I have been lucky to serve as faculty advisor to the Envirolutions student club at Pratt for the past six years. There have been a lot of great projects done by the club over these years, and some of the best have been centered on Pratt’s Green Week, an annual on-campus celebration of sustainability.
This year club members came up with a really fun and thought-provoking project. Whereas past projects had been more oriented to education and outreach, with the club members presenting information to the Pratt community, this year’s event was very much a participatory affair. To get members of the Pratt community thinking about the unsustainable nature of single-use bottled water, the club invited people to collect disposable bottles and exchange them for a re-usable bottle. Thanks to funding from the Student Government Association, the club was able to purchase sixty cute little Nalgene bottles to give away to anyone who turned in twenty single-use bottles. A tribute to the success of the event, nearly all of those sixty bottles were claimed during the two-hour event.
As bottles arrived, they were added to an installation piece featuring a surface of chicken wire. Individual bottles were placed into openings in the chicken wire, creating a wave-formed curtain of single-use bottles that eventually blossomed into a very substantial wall of plastic. The piece was left on the Pratt grounds within NYPIRG’s climate garden. After being on display, the bottles will be redeemed for deposit value and the proceeds will be donated to SERRV, a non-profit that helps artisans in developing countries turn their labor into sustainable livelihoods.
There are a number of things about this event that made me proud to be the advisor of Envirolutions. The interactive nature of the event was extremely valuable, as members of the club challenged members of the community to participate rather than simply consume or be audience to the event. Every participant confronted the question “how easy is it to collect twenty single-use bottles?”. Based on how many people showed up over a two-hour span, the answer to that question seems to be “pretty easy”. But each participant had their own unique experience of that ease, and in this experience is a lot of the value of this exercise. For people who consume a lot of bottled drinks, this collection forced a confrontation with their own consumption patterns (and perhaps with the fact that twenty bottles of water cost well over what a single refillable Nalgene costs). For those who do not consume a lot of bottled drinks, this collection made it clear how many other people do, as it proved to be pretty easy to collect twenty bottles. While most people seem to have been collecting all week in response to posters and other advertising for the event, a few people showed up at the table, learned about the requirements for getting a free Nalgene, and returned in a very short time with the requisite twenty bottles. The interactive nature of this project forced members of our community to confront the ubiquity of these bottles.
I also really appreciate that this event helped to facilitate behavioral change. I know full well that anyone is capable of purchasing a re-usable bottle and breaking their bottled drink habit, but sometimes some people need a little social push. And the symbolic act of exchanging wasteful bottles for a waste-averting one might just be the push that people need in order to change their daily habits. There is a lot of power in changing people’s daily habits.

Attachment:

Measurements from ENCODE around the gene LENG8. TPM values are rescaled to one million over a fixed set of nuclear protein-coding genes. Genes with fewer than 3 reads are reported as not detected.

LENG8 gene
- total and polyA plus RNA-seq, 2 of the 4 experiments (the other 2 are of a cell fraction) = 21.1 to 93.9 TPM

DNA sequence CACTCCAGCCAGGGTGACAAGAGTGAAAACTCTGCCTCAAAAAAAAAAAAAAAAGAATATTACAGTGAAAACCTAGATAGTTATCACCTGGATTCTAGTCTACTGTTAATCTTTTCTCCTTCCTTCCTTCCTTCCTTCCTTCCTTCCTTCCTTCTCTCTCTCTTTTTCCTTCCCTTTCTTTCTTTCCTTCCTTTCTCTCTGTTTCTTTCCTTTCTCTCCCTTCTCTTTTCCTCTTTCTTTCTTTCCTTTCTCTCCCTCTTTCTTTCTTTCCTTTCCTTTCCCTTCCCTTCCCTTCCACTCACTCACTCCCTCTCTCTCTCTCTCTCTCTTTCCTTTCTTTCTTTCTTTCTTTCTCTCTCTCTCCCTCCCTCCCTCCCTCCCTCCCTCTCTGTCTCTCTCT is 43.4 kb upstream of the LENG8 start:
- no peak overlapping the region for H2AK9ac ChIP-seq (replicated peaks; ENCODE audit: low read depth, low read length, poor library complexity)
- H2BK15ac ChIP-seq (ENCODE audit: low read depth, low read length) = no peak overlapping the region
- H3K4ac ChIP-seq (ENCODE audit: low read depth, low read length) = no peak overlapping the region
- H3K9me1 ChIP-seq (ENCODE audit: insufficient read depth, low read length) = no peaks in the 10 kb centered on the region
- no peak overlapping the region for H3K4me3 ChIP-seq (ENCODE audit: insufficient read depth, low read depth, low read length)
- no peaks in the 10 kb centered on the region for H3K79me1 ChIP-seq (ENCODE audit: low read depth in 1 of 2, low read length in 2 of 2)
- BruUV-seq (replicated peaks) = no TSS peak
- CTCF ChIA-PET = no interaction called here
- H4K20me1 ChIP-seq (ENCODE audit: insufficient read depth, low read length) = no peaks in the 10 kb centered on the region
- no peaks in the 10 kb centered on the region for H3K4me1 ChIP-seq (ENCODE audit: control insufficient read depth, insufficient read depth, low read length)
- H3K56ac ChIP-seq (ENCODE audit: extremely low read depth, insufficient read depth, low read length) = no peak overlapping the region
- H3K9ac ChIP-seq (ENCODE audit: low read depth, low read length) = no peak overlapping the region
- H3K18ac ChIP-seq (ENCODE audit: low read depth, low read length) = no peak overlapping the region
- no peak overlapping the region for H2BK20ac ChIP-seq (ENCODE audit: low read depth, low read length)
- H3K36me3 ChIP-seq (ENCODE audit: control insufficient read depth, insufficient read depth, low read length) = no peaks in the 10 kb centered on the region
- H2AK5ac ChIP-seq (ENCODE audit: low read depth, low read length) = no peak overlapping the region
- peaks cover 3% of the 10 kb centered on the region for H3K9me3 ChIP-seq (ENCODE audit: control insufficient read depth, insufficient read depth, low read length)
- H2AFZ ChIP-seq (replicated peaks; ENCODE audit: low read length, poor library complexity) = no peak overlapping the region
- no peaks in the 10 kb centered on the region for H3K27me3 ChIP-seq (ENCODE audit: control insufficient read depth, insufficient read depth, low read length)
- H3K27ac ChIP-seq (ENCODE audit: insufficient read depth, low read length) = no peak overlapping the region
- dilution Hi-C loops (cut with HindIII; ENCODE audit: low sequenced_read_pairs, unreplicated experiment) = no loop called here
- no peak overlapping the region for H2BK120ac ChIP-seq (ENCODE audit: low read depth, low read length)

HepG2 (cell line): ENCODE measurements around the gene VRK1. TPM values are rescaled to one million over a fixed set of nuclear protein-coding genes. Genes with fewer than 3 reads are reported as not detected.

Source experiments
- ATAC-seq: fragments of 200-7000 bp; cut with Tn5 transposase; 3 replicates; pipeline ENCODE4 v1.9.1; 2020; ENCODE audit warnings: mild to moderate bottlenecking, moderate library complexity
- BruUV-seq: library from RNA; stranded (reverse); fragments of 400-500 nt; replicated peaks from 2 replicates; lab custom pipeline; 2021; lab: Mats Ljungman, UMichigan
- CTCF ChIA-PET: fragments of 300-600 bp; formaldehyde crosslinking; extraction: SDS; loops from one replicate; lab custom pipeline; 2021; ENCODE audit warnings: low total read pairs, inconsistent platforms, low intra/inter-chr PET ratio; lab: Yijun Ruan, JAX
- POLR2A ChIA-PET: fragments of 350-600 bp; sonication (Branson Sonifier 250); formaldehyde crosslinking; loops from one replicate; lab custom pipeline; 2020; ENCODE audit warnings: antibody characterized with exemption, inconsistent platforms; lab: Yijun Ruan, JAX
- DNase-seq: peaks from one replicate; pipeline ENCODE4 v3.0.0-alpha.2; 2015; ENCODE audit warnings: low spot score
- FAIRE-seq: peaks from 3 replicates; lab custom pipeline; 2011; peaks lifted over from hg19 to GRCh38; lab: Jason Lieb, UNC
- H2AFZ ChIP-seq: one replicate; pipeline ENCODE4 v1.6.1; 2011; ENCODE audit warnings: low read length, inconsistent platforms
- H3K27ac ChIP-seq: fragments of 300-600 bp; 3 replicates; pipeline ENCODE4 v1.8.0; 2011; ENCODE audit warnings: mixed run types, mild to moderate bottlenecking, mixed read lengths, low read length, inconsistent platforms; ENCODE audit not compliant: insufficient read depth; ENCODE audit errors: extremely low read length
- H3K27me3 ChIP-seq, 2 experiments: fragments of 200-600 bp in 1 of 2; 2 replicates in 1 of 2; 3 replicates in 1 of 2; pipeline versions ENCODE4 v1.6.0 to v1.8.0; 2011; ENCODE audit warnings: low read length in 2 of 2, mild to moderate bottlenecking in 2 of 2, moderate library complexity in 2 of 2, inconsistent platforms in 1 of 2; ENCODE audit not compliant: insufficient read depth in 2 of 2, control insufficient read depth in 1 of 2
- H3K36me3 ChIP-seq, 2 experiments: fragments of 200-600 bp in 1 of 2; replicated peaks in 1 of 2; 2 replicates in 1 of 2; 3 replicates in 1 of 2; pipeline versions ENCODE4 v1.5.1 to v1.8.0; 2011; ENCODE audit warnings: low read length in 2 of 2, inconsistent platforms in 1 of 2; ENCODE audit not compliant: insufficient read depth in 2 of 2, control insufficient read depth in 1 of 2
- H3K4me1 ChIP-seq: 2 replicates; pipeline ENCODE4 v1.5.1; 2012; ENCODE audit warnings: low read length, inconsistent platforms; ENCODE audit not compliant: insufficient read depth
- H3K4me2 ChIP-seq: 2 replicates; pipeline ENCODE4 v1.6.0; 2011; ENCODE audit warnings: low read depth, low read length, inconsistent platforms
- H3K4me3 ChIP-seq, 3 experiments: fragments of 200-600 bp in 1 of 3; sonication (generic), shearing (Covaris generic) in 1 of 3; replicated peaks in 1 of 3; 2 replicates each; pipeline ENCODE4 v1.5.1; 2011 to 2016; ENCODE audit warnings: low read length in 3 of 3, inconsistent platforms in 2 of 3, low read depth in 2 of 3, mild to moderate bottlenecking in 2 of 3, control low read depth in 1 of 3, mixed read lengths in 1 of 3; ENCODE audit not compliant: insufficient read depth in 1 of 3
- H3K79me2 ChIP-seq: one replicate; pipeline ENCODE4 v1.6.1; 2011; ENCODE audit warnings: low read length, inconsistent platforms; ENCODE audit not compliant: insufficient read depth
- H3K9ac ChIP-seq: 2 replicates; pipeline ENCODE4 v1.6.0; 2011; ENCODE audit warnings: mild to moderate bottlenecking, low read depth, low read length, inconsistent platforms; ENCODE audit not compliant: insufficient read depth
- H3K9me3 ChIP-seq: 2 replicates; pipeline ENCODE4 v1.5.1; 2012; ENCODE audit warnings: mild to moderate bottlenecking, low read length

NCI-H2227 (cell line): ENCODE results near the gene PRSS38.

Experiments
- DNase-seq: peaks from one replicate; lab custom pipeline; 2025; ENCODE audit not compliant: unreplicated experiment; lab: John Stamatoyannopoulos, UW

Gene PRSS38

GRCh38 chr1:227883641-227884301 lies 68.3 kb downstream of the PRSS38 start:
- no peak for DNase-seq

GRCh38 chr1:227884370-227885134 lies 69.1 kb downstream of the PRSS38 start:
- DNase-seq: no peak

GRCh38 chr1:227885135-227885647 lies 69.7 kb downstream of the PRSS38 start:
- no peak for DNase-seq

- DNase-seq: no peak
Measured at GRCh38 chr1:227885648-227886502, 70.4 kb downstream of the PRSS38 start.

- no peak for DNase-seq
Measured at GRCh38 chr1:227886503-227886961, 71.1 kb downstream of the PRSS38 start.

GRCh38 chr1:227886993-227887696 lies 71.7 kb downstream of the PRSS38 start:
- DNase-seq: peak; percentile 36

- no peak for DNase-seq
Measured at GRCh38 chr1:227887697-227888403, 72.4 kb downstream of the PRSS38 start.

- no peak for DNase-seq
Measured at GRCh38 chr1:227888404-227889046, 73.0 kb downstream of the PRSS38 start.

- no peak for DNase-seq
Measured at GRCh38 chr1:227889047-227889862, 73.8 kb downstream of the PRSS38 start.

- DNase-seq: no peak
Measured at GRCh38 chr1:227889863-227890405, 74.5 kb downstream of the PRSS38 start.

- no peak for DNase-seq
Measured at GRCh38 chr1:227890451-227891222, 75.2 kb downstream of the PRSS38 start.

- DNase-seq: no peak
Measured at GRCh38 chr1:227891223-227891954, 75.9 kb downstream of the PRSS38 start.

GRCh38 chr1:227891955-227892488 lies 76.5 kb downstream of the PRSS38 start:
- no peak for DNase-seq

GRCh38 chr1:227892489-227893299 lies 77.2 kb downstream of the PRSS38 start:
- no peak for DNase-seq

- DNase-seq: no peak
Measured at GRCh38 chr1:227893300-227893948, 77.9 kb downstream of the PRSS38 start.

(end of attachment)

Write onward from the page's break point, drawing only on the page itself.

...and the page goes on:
I am also proud of the fact that Envirolutions club members did their research. The club actually spent a fair amount of time considering which kind of bottle we ought to provide for exchange. Glass, metal, and plastic bottles were considered and debated. Glass turned out to be prohibitively expensive, but was an aesthetic favorite of many members of the club. And then there was the metal versus plastic debate. Was metal better because it was not made of fossil fuels? Was it somehow hypocritical to be replacing a bunch of disposable plastic bottles with another plastic bottle? For awhile the debate was going nowhere, because much of the decision rested purely on conjecture. When Carolyn Shafer of the Center for Sustainable Design Studies offered to help, the conjecture ended. Using the Quantis life cycle assessment tool, Carolyn helped club members determine that a bottle made of Tritan copolyester by Nalgene of Rochester, NY would have a lot lower impact than comparable bottles made of metal. This was a valuable lesson for members of the club to learn — that our intuition about what is “green” may not always match reality — and one that could be disseminated to event visitors.
Although we do not expect at five cents per bottle to recover very much money, that is not entirely the point of returning the collected bottles for their deposit value. I actually conceptualize this as more performance than anything else: in going through all the labor involved in returning these bottles — a task usually performed by very poor people — these privileged students are experiencing and pointing out through their experience just how casually we treat disposable materials in our society. When all is said and done I am guessing that we will have for deposit less than fifty dollars worth of plastic bottles, and the fact that we place such little value on incentivizing recycling is emphasized by this “meager harvest”. The choice of SERRV as the recipient of this money — however small in amount — is appropriate, as SERRV is connecting makers and consumers around products that are meant to be long-lasting and cherished.
Below is a gallery of additional pictures from the event: